our project directory as volume on the container at the specified path, in this
    case /var/www.
  • The web container exposes port 8080 on our machine and maps it to port
    80 on the container, allowing us access to the app.
  • The links directive allows us to link one container to another, allowing
    us to reference the **app **container as a host from within the web

The docker documentation has more information about configuration
directives and is available for Docker Compose; you can check it out

Let's create the Dockerfiles for our containers. Dockerfiles are essential files
containing instructions on how to build a container image. These instructions
are similar to the typical steps taken to provide a server for a task — web
server, database server, PHP app server, etc. Dockerfiles allow us to leverage
already created base images, which minimize configuration.


In line 1, we specify the base image for our app container to be PHP-FPM using
FROM, with this convention you can easily switch to a different versions of
the base image. Our base image is pulled from the Docker
, which houses a lot of other base images.

In line 2, we run some commands to make sure our container is up to date and fetch some dependencies for our application.


Like the app.docker file, we specify a base image and perform some
configuration. In line 3, we add an Nginx configuration file to the web container.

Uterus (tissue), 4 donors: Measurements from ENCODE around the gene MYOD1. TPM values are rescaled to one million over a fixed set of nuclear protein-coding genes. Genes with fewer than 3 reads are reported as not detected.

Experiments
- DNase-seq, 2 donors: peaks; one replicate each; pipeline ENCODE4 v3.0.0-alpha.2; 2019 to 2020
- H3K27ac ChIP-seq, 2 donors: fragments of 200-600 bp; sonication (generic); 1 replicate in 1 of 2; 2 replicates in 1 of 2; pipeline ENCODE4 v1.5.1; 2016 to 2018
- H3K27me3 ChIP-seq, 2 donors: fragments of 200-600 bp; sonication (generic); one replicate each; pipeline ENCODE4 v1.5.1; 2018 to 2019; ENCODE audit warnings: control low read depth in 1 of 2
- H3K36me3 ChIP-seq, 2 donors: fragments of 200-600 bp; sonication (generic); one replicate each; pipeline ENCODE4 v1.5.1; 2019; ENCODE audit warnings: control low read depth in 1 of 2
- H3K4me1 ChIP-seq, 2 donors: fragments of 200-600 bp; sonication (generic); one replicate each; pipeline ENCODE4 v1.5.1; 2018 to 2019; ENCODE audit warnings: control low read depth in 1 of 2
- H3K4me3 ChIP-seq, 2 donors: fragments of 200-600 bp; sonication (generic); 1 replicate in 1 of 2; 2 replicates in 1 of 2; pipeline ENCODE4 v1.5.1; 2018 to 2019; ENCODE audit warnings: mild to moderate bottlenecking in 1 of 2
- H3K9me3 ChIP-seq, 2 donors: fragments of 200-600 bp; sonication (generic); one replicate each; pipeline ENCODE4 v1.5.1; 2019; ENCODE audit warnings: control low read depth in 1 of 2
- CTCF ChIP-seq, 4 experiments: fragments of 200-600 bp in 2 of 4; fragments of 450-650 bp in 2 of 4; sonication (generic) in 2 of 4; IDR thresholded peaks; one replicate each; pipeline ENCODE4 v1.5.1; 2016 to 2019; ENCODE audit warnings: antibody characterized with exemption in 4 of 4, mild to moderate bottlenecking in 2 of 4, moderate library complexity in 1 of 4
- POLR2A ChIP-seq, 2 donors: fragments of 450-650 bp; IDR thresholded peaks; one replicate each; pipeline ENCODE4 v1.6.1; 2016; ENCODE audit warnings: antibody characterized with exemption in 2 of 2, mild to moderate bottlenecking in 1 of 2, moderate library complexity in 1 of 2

The vhost.conf file contains standard Nginx configuration that will handle http
requests and proxy traffic to our app container on port 9000. Remember from
earlier, we named our container app in the Docker Compose file and linked it to the web container; here, we can just reference that container by its name and Docker will route traffic to that app container.

Next up, run this command from the root of the project

$ docker-compose up -d

This command tells Docker to start the containers in the background. The first
time you run the command, it might take some time to download the two base
images, after that it will be much faster. You can now visit the app.

*Note: Docker may not be using localhost (like on Windows sometimes). Run and
get the IP address to use instead.
Now our laravel app, powered by docker containers, is up and running.

Adding a database

So we’ve got our Laravel app up and running, the next step is to add another container to handle the application’s database needs. First, let’s stop our containers.

$ docker-composer kill #stops all running containers

Next, we’ll update the docker-compose.yml file and add a MySQL base image for our
database container.

We made a few changes here:

  • Added link on the app container to the db container.
  • Added environment variables to the app container, which will allow us to configure our local machine to connect using the config values set in the laravel file. This allows us to run artisan locally without messing with the
    connection details that are used inside the container.
  • Created the container using the mysql base
    and set environment values to configure some defaults for the image.
  • Expose port on our machine and forward it to the container. This allows us to run artisan locally.

Now, in our .env file for Laravel, we can configure the connection details.

Now you can start up your updated environment with

$ docker-compose up -d

You now have database container to store data. You can now create the laravel migrations table on your database and create laravel database migrations as usual.

You can check if the mysql container is running with

$ docker ps

In this post, we successfully dockerized our local laravel environment. Now we can easily
update the Docker Compose file and add new containers for more services like Redis, MongoDb, etc.

This post was inspired by a blog post written
by Kyle Ferguson; he gave me a head start on Docker.